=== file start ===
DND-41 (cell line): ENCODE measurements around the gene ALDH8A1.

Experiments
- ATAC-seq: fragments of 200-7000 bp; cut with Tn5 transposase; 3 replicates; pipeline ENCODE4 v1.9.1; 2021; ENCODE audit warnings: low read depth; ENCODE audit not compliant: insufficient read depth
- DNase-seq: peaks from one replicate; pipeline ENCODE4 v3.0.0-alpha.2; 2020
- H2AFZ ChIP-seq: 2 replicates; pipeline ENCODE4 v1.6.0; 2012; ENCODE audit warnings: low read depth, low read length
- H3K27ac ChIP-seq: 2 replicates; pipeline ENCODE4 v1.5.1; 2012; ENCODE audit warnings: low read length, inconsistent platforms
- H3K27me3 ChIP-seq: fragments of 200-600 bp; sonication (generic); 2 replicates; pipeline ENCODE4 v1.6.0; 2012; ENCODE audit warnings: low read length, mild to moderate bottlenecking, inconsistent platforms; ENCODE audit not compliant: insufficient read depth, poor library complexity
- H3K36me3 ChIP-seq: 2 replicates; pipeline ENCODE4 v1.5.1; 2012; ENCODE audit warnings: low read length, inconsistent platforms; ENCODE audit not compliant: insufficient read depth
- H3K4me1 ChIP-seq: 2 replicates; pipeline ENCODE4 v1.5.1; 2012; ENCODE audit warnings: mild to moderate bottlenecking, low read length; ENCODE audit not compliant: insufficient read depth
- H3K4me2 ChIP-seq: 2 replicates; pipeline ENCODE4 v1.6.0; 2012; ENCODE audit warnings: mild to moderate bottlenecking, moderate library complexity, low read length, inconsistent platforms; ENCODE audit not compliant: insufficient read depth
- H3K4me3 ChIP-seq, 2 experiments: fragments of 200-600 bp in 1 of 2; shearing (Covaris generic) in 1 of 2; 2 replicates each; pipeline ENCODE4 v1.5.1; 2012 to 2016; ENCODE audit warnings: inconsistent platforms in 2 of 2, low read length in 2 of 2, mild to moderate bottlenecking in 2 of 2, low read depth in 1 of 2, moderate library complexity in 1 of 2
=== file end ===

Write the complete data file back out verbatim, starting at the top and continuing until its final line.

DND-41 (cell line): ENCODE measurements around the gene ALDH8A1.

Experiments
- ATAC-seq: fragments of 200-7000 bp; cut with Tn5 transposase; 3 replicates; pipeline ENCODE4 v1.9.1; 2021; ENCODE audit warnings: low read depth; ENCODE audit not compliant: insufficient read depth
- DNase-seq: peaks from one replicate; pipeline ENCODE4 v3.0.0-alpha.2; 2020
- H2AFZ ChIP-seq: 2 replicates; pipeline ENCODE4 v1.6.0; 2012; ENCODE audit warnings: low read depth, low read length
- H3K27ac ChIP-seq: 2 replicates; pipeline ENCODE4 v1.5.1; 2012; ENCODE audit warnings: low read length, inconsistent platforms
- H3K27me3 ChIP-seq: fragments of 200-600 bp; sonication (generic); 2 replicates; pipeline ENCODE4 v1.6.0; 2012; ENCODE audit warnings: low read length, mild to moderate bottlenecking, inconsistent platforms; ENCODE audit not compliant: insufficient read depth, poor library complexity
- H3K36me3 ChIP-seq: 2 replicates; pipeline ENCODE4 v1.5.1; 2012; ENCODE audit warnings: low read length, inconsistent platforms; ENCODE audit not compliant: insufficient read depth
- H3K4me1 ChIP-seq: 2 replicates; pipeline ENCODE4 v1.5.1; 2012; ENCODE audit warnings: mild to moderate bottlenecking, low read length; ENCODE audit not compliant: insufficient read depth
- H3K4me2 ChIP-seq: 2 replicates; pipeline ENCODE4 v1.6.0; 2012; ENCODE audit warnings: mild to moderate bottlenecking, moderate library complexity, low read length, inconsistent platforms; ENCODE audit not compliant: insufficient read depth
- H3K4me3 ChIP-seq, 2 experiments: fragments of 200-600 bp in 1 of 2; shearing (Covaris generic) in 1 of 2; 2 replicates each; pipeline ENCODE4 v1.5.1; 2012 to 2016; ENCODE audit warnings: inconsistent platforms in 2 of 2, low read length in 2 of 2, mild to moderate bottlenecking in 2 of 2, low read depth in 1 of 2, moderate library complexity in 1 of 2